THINKING about the plague in India, I turned to a perhaps surprising book, Boccaccio's Decameron, to see why plague should be, or should have been, held in such particular horror. The Decameron is a collection of amusing, somewhat saucy, tales. But these are told by a group of young men and women who have left Florence in time of plague; if they are saucy, Boccaccio says, that is because well-bred women in those hard times would speak more freely than in a later, more strait-laced age.

BOOK REVIEW / Thorfinn the thunder god: Beside the ocean of time - George Mackay Brown: John Murray pounds 14.99

GEORGE Mackay Brown's new novel, which was last week voted on to the Booker shortlist, begins thus: 'Of all the lazy useless boys who ever went to Norday school, the laziest and the most useless was Thorfinn Ragnarson.' This is pure Mackay Brown: an Orkney setting, an ugly duckling hero, the blindness of society to the qualities of the poet, a nudge of humour. The novel is obliquely autobiographical, the story of an unfolding imagination woven into an island's experience of change. It has the magic, but none of the fey rococo, of Virginia Woolf's Orlando.
Career Services

Day In a Page

Independent Travel
Burgundy, the River Rhone & Provence – Five-star MS Swiss Corona 7 nights from £999pp
Lake Como St Moritz & the Bernina Express 7 nights from £809pp
Vietnam
Lake Maggiore, Orta & the Matterhorn 7 nights from £939pp
South Africa
Spain
Prices correct as of 19 December 2014
Isis in Iraq: Yazidi girls killing themselves to escape rape and imprisonment by militants

'Jilan killed herself in the bathroom. She cut her wrists and hanged herself'

Yazidi girls killing themselves to escape rape and imprisonment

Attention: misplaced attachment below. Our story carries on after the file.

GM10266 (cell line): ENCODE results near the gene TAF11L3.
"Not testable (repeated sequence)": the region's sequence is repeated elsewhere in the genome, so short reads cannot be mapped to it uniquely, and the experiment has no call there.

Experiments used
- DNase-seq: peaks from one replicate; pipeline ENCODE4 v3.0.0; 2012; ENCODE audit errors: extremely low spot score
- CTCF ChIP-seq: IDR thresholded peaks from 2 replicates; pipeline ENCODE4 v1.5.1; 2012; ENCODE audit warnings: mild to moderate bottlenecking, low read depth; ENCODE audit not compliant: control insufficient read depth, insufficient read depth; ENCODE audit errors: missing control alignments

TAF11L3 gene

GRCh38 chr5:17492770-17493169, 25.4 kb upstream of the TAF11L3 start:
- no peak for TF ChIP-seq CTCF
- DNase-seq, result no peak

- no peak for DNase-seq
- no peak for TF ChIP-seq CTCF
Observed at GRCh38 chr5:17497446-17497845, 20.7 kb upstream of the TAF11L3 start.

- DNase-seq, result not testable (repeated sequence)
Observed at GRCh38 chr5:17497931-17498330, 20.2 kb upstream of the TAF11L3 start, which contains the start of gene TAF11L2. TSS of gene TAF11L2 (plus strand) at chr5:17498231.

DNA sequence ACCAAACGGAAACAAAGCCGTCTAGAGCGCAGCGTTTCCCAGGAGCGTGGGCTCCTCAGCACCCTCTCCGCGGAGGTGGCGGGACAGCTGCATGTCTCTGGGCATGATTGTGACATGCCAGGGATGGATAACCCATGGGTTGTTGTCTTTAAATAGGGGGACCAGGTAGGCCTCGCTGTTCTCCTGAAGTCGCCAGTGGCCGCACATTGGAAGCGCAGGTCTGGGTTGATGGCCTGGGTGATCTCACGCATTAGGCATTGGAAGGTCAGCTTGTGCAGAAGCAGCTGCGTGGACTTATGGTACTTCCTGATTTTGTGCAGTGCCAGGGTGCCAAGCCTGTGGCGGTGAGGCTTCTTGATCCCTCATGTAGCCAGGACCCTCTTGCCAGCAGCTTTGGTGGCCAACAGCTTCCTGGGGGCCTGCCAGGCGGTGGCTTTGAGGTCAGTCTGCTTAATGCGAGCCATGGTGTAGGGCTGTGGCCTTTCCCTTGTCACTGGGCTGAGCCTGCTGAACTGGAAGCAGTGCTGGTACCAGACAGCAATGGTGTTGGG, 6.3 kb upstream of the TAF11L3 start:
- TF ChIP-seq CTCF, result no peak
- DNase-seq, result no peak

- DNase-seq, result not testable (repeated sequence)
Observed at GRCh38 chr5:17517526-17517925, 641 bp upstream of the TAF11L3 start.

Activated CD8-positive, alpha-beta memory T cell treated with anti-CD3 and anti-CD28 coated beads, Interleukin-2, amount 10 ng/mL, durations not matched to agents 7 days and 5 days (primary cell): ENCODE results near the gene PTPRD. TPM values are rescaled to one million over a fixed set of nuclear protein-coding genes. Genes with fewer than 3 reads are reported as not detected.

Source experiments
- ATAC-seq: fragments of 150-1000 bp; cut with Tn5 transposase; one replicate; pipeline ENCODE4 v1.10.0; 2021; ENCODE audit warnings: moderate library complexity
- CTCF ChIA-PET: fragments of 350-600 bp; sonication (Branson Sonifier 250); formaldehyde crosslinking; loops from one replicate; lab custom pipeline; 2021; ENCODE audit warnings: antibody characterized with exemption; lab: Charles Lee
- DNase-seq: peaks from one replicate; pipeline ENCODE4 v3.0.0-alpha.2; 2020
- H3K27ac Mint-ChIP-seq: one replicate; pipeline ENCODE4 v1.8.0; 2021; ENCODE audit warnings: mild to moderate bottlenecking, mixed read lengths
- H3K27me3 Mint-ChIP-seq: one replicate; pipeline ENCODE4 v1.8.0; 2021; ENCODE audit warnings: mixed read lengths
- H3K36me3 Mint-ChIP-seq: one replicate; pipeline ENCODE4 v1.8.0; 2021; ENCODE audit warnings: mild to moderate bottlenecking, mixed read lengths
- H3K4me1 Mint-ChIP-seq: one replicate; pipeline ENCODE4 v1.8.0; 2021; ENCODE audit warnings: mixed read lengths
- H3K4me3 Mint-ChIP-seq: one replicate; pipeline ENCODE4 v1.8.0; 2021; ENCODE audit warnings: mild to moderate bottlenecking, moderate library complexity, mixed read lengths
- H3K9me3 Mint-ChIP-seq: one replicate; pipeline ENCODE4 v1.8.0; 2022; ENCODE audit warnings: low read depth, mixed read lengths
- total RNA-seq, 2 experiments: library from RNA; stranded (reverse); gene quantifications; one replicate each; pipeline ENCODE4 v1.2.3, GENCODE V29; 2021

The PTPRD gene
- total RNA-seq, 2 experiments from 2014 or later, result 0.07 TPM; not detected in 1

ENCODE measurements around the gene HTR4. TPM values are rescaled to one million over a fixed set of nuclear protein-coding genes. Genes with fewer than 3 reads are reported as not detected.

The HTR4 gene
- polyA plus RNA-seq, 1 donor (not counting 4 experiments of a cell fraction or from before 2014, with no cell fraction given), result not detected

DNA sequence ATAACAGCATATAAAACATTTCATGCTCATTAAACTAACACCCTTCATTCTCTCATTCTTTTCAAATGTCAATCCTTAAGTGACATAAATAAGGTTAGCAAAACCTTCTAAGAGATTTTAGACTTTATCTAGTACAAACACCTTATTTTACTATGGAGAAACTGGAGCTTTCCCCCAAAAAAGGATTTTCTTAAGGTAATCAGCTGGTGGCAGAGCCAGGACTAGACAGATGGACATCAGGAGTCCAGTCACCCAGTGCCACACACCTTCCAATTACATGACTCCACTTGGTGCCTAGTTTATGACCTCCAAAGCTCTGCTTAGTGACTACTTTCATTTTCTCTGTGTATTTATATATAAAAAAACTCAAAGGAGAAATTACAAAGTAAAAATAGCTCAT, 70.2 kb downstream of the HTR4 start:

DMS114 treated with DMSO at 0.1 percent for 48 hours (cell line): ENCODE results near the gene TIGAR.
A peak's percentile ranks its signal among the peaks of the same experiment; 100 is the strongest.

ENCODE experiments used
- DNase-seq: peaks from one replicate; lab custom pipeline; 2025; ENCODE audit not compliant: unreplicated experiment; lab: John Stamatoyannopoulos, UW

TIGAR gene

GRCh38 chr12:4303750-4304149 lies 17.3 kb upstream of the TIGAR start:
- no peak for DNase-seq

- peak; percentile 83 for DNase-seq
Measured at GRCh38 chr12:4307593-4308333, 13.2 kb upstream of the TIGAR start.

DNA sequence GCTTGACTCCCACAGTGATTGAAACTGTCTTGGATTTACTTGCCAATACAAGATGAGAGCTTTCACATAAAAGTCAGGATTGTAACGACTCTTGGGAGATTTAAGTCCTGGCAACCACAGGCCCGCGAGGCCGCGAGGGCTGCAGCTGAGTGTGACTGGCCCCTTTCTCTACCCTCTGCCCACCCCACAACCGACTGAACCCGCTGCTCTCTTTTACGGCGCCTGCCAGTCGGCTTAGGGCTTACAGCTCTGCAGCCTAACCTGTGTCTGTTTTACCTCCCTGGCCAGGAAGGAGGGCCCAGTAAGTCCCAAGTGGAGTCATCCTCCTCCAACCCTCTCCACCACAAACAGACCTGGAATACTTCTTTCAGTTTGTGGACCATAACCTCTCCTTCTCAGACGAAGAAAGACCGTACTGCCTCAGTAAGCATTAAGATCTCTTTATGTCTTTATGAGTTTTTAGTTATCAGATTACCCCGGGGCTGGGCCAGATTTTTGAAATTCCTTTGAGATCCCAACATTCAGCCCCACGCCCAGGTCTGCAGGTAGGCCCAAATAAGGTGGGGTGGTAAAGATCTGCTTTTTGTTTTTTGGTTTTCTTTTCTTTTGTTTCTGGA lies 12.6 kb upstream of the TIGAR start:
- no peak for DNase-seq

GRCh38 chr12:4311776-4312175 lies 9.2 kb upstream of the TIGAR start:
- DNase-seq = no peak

Ed Balls interview: 'If I think about the deficit when I'm playing the piano, it all goes wrong'

Ed Balls interview

'If I think about the deficit when I'm playing the piano, it all goes wrong'
He's behind you, dude!

US stars in UK panto

From David Hasselhoff to Jerry Hall
Grace Dent's Christmas Quiz: What are you – a festive curmudgeon or top of the tree?

Grace Dent's Christmas Quiz

What are you – a festive curmudgeon or top of the tree?
Nasa planning to build cloud cities in airships above Venus

Nasa planning to build cloud cities in airships above Venus

Planet’s surface is inhospitable to humans but 30 miles above it is almost perfect
Surrounded by high-rise flats is a little house filled with Lebanon’s history - clocks, rifles, frogmen’s uniforms and colonial helmets

Clocks, rifles, swords, frogmen’s uniforms

Surrounded by high-rise flats is a little house filled with Lebanon’s history
Return to Gaza: Four months on, the wounds left by Israel's bombardment have not yet healed

Four months after the bombardment, Gaza’s wounds are yet to heal

Kim Sengupta is reunited with a man whose plight mirrors the suffering of the Palestinian people
Gastric surgery: Is it really the answer to the UK's obesity epidemic?

Is gastric surgery really the answer to the UK's obesity epidemic?

Critics argue that it’s crazy to operate on healthy people just to stop them eating
Homeless Veterans appeal: Christmas charity auction Part 2 - now LIVE

Homeless Veterans appeal: Christmas charity auction

Bid on original art, or trips of a lifetime to Africa or the 'Corrie' set, and help Homeless Veterans
Pantomime rings the changes to welcome autistic theatre-goers

Autism-friendly theatre

Pantomime leads the pack in quest to welcome all
The week Hollywood got scared and had to grow up a bit

The week Hollywood got scared and had to grow up a bit

Sony suffered a chorus of disapproval after it withdrew 'The Interview', but it's not too late for it to take a stand, says Joan Smith
From Widow Twankey to Mother Goose, how do the men who play panto dames get themselves ready for the performance of a lifetime?

Panto dames: before and after

From Widow Twankey to Mother Goose, how do the men who play panto dames get themselves ready for the performance of a lifetime?
Thirties murder mystery novel is surprise runaway Christmas hit

Thirties murder mystery novel is surprise runaway Christmas hit

Booksellers say readers are turning away from dark modern thrillers and back to the golden age of crime writing
Anne-Marie Huby: 'Charities deserve the best,' says founder of JustGiving

Anne-Marie Huby: 'Charities deserve the best'

Ten million of us have used the JustGiving website to donate to good causes. Its co-founder says that being dynamic is as important as being kind
The botanist who hunts for giant trees at Kew Gardens

The man who hunts giants

A Kew Gardens botanist has found 25 new large tree species - and he's sure there are more out there